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Pembrokeshire farmers’ fears over WG scheme



River Cleddau: 2,000 farms affected

River Cleddau: 2,000 farms affected

WELSH GOVERNMENT plans to introduce restrictions on the activities that farmers can carry out on their land and designated times of the year has been met with scepticism and concern by Pembrokeshire’s farmers.

The Welsh Government has introduced a consultation on its scheme to designate the Haven Waterway and two Cleddaus as a Nitrate Vulnerable Zone (NVZ). Farmers claim that the move will increase the costs of production, threaten farms’ viability, and have an adverse effect on the Pembrokeshire Early crop.


An NVZ designation places a series of restrictions on farmers’ ability to use certain types of fertiliser on their land at prescribed times of the year. The aim is to reduce the effect that run off from agricultural land has on the environment.

The effects of nitrate pollution on the aquatic environment can be significant. High nitrate concentrations can cause a deterioration in water quality and disturb the ecosystems of rivers and other watercourses. Over enrichment of water can lead to a depletion of oxygen levels leading to a loss of marine life and causes increased toxic and non-toxic algal blooms, which make the situation worse by reducing water transparency. Nitrate pollution can reduce not only the diversity of plant life but also damage fish and shellfish stocks, as the algae consume the available oxygen suffocating other life.

In the worst case scenario, anaerobic (oxygen-starved) conditions cause toxic bacteria to thrive and can create ‘dead zones’.

In order to tackle the threat posed by nitrate pollution, in 1991 the European Union adopted rules governing nitrate pollution and sought to regulate the extent of nitrate pollution entering the environment.


Speaking to The Herald in August, UKIP Wales leader Neil Hamilton told us: “With the imminence of Brexit, it is absurd for the Welsh Government to go ahead with consultations on potential NVZs under the EU Nitrates Directive.

“If implemented, these new zones will adversely affect about 25% of the Welsh dairy herd and 50% of the Welsh potato crop. I will oppose strongly any move by the Welsh Government to impose these zones.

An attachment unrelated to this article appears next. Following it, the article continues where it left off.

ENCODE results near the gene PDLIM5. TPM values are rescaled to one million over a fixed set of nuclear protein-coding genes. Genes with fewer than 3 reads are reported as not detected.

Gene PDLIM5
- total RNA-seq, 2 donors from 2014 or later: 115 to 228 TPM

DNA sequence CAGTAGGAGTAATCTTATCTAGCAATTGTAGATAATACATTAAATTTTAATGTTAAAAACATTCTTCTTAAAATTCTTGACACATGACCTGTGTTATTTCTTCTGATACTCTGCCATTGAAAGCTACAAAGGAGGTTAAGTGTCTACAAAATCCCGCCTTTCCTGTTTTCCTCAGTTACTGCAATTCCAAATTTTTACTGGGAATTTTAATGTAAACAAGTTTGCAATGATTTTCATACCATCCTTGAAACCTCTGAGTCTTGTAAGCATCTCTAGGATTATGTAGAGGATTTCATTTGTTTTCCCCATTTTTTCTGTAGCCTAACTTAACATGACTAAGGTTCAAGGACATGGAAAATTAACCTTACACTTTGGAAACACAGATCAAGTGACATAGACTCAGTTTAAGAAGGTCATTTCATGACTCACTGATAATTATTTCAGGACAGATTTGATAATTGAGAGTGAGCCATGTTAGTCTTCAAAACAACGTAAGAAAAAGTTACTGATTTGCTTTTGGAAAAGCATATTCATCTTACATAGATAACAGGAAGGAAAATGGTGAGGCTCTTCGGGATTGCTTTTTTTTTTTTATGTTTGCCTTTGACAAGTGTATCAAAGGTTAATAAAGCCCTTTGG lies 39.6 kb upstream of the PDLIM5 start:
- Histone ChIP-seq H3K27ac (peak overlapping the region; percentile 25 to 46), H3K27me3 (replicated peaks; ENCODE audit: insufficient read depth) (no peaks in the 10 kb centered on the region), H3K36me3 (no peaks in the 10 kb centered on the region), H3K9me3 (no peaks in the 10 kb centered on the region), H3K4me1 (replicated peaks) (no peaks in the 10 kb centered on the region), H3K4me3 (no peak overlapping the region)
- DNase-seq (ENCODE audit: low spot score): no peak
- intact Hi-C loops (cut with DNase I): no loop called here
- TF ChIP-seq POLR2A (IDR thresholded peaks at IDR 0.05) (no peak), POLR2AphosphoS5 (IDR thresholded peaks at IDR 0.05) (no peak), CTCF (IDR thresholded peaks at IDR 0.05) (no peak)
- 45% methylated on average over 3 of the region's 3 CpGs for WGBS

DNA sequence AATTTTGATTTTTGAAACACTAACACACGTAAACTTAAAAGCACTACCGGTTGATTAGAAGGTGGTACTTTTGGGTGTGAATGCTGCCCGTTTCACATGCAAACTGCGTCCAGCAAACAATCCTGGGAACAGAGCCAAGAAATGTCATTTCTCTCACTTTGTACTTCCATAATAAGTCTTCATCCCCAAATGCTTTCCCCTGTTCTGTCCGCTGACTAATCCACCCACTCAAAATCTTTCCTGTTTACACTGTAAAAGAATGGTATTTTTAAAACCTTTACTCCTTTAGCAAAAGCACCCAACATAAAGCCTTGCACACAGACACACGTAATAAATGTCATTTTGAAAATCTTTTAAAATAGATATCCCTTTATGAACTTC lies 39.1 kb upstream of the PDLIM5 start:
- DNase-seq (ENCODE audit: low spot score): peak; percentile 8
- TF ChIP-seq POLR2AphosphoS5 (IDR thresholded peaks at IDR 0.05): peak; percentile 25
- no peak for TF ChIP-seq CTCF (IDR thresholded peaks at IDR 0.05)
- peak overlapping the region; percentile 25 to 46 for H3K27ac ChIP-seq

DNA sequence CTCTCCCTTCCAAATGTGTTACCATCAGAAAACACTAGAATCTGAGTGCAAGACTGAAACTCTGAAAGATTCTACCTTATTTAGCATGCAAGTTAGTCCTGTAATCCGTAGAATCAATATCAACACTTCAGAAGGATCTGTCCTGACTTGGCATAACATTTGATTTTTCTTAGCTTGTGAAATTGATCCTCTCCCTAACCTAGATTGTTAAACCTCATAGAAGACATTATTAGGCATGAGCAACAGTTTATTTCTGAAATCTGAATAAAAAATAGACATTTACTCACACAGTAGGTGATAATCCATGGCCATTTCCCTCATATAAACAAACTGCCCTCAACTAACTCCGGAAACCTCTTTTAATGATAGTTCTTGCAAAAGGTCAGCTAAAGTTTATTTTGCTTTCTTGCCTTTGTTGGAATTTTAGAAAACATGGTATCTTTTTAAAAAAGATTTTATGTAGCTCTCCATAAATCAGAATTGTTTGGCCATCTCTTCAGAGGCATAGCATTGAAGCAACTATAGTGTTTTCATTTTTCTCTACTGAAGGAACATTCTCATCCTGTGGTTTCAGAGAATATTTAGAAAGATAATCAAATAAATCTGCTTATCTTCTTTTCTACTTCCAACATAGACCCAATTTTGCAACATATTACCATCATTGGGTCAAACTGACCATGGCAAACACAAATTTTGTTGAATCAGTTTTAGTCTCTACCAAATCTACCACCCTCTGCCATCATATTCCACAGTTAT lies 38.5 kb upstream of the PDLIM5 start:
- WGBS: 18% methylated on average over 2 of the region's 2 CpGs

“Farmers don’t need to be dictated to. They know what is best for their land and their crops and they should be allowed to make their own decisions based on personal knowledge of their land and weather conditions.”

Notwithstanding Mr Hamilton’s words, the Welsh Government has decided that now is the time – with Article 50, triggering the UK’s departure/divorce from the EU, due to be activated next March at the latest – to embark upon a round of consultations about the imposition of a regulatory burden based on EU law upon farmers already uncertain about the effect of Brexit upon their incomes.

The rationale underpinning the consultation is based on the environmental principles underpinning the original policy. However, the potential impact of agriculture around the Haven Waterway is significant.


Pembrokeshire NFU Cymru County Chairman, Walter Simon, said: “Up to 2,000 farmers in in the western and eastern Cleddau river catchments and the Milford Haven estuary could face strict limitations on the use of nitrates on their farms and also face the challenge of a whole host of tough new rules due to potential plans from Welsh Government to extend Nitrate Vulnerable Zones (NVZ) in Wales.

“The Welsh Government are now consulting on proposals that have the potential to bring in 25% of all the land in Wales which is used for milk production and also half of the area that is used to grow potatoes in Wales under a new NVZ designation.”

Mr Simon explained his members’ concerns: “The potential new rules include strict limitations and restrictions on the amount of livestock manure, slurry and fertiliser farmers can spread on their land, particularly during the autumn and winter months and, in tandem with this, there would be very strict requirements on farmers to keep detailed records.

“Dairy and beef farmers would also be required to have storage facilities for slurry and manure for five months from October to March. This is likely to be extremely costly for farmers to implement at a time when they’re receiving very low prices in the market for their products.”

He concluded by questioning the basis upon which the Welsh Government was advancing the plans at this time: “In the context of the EU Referendum decision, it’s very questionable if the implementation of this EU directive should be taken forward. However, if Welsh Government choose to implement this then NFU Cymru is calling on them to base any new NVZ areas on sound scientific evidence. We will scrutinise the evidence in great detail and we’re willing to challenge government plans unless they are robust and stand up to scrutiny.”


Responding for the Welsh Conservatives, Paul Davies AM warned that excessive regulations could do ‘long term damage’ to the farming industry.

The Conservatives’ Rural Affairs spokesperson said: “Farmers across Wales will be rightly concerned about the Welsh Government’s proposed new Nitrate Vulnerable Zones (NVZ) designations.